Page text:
Those going through a divorce likely have many questions about how the process will work. Family law is governed by state law, so the exact process will vary depending on the state. In Massachusetts, state law requires divorcing couples divide marital property equitably. It is important to note that equitable does not always mean equal. Instead, the court is looking to make sure the split is as fair as possible for the given situation.
What does “equitable division” mean?
If a divorcing couple cannot come to an agreement on their own, the court will help divide the marital assets. The court will consider a number of factors when making its determination. These can include the age and health of each spouse as well as their needs and sources of income. The court will likely also look into the length of the marriage. Massachusetts state law also allows the court to take spousal misconduct into consideration when making its determination. This is not true in all states.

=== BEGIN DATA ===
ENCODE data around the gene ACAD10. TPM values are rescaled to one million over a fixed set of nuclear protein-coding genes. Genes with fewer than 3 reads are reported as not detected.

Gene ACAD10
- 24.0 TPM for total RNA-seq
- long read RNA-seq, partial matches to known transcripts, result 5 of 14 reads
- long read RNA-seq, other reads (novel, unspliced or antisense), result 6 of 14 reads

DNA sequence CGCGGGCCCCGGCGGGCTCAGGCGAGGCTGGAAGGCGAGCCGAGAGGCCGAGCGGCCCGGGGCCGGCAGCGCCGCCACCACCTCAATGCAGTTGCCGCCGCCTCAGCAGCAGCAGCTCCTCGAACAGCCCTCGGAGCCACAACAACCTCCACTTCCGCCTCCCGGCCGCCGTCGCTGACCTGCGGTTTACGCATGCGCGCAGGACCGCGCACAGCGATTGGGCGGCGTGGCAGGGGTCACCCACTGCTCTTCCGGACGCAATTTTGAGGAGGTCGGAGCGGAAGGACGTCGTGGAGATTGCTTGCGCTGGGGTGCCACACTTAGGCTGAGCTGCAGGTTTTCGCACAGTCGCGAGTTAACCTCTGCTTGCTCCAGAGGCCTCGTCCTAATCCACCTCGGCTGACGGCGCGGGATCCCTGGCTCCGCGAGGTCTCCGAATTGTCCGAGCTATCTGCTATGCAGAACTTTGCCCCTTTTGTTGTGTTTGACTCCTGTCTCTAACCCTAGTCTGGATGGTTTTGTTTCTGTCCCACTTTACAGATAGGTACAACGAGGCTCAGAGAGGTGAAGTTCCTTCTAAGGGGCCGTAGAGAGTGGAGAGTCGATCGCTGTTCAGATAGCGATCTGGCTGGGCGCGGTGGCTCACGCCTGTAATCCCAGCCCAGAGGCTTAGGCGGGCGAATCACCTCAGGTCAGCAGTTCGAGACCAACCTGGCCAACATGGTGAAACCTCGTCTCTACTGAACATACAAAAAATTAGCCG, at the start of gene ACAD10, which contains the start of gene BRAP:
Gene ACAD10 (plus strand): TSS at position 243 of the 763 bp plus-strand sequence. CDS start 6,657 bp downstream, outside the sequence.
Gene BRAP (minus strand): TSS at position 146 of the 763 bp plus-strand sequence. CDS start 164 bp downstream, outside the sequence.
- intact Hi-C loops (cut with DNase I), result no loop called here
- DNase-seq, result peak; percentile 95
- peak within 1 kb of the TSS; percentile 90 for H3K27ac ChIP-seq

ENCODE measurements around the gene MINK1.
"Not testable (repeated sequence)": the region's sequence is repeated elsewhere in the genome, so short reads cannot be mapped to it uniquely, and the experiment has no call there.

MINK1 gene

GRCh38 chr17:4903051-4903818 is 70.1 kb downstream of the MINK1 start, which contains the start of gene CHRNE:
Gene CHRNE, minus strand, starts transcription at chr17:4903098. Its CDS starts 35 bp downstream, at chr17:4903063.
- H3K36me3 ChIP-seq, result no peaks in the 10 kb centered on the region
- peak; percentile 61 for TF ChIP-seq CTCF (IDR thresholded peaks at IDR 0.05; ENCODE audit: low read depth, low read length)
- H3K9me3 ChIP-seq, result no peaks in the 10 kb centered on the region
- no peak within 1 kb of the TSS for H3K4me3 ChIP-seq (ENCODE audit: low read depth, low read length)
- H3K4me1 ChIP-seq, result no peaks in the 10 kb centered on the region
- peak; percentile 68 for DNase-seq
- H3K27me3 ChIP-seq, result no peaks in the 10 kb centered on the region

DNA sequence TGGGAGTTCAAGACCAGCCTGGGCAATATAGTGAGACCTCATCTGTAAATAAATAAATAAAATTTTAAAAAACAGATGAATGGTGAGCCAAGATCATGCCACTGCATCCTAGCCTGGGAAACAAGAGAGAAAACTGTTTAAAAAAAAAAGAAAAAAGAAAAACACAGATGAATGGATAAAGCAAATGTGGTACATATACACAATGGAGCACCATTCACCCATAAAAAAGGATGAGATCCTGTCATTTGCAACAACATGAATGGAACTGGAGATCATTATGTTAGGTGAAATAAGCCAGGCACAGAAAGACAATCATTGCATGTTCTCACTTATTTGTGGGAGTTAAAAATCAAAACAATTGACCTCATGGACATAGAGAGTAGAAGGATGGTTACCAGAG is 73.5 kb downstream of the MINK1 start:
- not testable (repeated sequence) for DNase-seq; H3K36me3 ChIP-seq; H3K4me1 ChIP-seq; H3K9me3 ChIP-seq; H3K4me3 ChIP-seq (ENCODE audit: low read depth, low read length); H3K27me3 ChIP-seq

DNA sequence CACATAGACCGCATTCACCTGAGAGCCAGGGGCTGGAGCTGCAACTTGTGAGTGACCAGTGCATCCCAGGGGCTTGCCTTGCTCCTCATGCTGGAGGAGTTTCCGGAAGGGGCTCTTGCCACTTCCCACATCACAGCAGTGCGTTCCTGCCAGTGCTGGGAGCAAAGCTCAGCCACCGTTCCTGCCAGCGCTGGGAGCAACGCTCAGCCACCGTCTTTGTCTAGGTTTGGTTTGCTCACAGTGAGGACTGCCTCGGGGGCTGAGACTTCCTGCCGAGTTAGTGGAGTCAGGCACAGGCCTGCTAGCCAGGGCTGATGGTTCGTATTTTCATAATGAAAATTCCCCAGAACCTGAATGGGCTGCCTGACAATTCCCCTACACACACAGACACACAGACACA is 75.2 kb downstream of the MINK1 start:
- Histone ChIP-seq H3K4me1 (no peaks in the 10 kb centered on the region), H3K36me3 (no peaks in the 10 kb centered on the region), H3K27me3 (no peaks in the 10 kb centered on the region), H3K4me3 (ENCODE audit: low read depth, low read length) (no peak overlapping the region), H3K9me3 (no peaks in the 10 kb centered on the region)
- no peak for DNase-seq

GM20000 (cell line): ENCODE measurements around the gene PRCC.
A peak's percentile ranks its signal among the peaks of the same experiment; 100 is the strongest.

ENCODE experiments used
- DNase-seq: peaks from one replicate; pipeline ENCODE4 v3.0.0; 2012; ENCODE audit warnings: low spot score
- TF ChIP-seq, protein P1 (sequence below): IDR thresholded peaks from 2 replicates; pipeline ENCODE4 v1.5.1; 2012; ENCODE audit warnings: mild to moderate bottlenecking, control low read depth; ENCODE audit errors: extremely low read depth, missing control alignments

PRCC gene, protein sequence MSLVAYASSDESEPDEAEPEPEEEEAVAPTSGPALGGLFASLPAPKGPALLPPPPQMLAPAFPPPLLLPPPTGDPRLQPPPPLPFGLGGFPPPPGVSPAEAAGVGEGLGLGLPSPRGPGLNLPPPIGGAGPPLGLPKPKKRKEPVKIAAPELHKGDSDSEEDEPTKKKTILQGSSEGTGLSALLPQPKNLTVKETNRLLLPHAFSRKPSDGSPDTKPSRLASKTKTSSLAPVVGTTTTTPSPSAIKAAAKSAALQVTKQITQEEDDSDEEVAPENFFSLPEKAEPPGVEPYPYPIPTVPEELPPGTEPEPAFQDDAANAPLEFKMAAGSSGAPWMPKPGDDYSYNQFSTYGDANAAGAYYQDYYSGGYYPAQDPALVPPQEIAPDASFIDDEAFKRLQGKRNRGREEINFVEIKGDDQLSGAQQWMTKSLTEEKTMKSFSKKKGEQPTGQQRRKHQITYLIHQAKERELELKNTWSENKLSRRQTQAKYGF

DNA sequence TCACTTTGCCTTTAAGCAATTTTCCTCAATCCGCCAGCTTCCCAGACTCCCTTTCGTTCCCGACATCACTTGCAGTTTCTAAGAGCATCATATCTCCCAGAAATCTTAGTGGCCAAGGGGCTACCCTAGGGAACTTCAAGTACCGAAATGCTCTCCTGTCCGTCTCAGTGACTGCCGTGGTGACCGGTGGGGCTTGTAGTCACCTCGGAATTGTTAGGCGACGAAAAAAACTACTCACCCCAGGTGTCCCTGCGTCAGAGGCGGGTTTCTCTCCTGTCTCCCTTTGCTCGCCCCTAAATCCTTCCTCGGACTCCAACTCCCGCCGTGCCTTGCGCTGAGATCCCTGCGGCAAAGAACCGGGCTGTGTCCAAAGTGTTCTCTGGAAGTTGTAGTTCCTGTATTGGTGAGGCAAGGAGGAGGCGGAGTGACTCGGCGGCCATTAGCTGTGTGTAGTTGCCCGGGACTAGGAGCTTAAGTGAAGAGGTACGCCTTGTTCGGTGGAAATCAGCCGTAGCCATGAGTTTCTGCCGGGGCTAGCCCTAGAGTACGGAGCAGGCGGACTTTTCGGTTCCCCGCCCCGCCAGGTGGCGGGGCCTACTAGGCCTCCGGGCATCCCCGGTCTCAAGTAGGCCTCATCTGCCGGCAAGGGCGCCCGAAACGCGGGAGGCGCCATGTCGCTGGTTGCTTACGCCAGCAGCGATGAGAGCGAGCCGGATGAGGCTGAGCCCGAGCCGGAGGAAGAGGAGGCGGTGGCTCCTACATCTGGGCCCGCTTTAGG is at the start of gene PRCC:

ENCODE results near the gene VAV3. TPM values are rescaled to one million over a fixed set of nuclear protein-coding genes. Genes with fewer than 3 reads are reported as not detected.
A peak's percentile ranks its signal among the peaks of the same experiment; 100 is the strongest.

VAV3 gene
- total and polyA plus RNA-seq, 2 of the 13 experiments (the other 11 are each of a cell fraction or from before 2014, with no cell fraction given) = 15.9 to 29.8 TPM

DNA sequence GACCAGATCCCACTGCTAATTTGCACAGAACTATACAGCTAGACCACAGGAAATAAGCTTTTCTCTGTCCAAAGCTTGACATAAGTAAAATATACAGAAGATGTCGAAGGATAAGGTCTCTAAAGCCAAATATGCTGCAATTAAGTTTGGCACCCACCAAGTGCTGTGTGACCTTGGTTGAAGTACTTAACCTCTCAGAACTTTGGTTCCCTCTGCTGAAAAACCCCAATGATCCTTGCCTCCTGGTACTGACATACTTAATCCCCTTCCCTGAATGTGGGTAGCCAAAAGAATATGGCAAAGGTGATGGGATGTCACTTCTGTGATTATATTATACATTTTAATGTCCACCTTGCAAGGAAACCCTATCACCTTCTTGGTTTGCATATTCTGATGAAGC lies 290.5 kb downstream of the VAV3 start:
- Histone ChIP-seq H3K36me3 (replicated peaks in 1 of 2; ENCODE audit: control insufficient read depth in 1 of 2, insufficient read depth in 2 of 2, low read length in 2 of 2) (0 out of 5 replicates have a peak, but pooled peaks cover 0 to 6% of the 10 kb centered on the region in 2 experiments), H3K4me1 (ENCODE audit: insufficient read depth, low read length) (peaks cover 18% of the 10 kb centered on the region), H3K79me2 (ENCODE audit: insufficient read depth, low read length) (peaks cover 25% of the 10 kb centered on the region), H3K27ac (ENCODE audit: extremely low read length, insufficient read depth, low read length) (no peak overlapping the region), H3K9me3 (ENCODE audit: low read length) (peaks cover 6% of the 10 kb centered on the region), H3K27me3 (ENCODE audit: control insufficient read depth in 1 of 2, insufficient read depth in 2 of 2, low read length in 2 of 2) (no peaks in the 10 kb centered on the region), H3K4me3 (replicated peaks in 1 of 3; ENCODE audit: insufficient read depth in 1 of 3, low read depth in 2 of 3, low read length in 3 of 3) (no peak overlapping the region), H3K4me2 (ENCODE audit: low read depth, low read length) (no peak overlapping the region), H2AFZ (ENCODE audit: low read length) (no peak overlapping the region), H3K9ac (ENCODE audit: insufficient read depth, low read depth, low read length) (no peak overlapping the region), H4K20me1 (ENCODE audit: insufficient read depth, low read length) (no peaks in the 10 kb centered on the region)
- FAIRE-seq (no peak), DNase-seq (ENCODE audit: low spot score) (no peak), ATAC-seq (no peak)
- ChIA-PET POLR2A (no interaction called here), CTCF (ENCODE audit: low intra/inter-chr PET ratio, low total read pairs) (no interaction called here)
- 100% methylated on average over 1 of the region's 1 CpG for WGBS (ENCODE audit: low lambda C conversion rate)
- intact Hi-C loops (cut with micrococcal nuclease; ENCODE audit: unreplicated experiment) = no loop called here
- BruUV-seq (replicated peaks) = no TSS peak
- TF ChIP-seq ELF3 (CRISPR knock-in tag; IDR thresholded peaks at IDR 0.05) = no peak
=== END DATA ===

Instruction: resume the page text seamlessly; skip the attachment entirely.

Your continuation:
Do I have to go to court?
In some cases, the split may be fairly amicable, or the couple may otherwise choose to move forward with a more private divorce. In these situations, couples may consider mediation instead of litigation. Mediation is a form of alternative dispute resolution that can provide a viable alternative to litigation and is discussed in more detail in our previous post, available here.
Even those who choose litigation may settle before going to court. The actual pathway taken will vary depending on the details of the divorce and the wishes of both parties.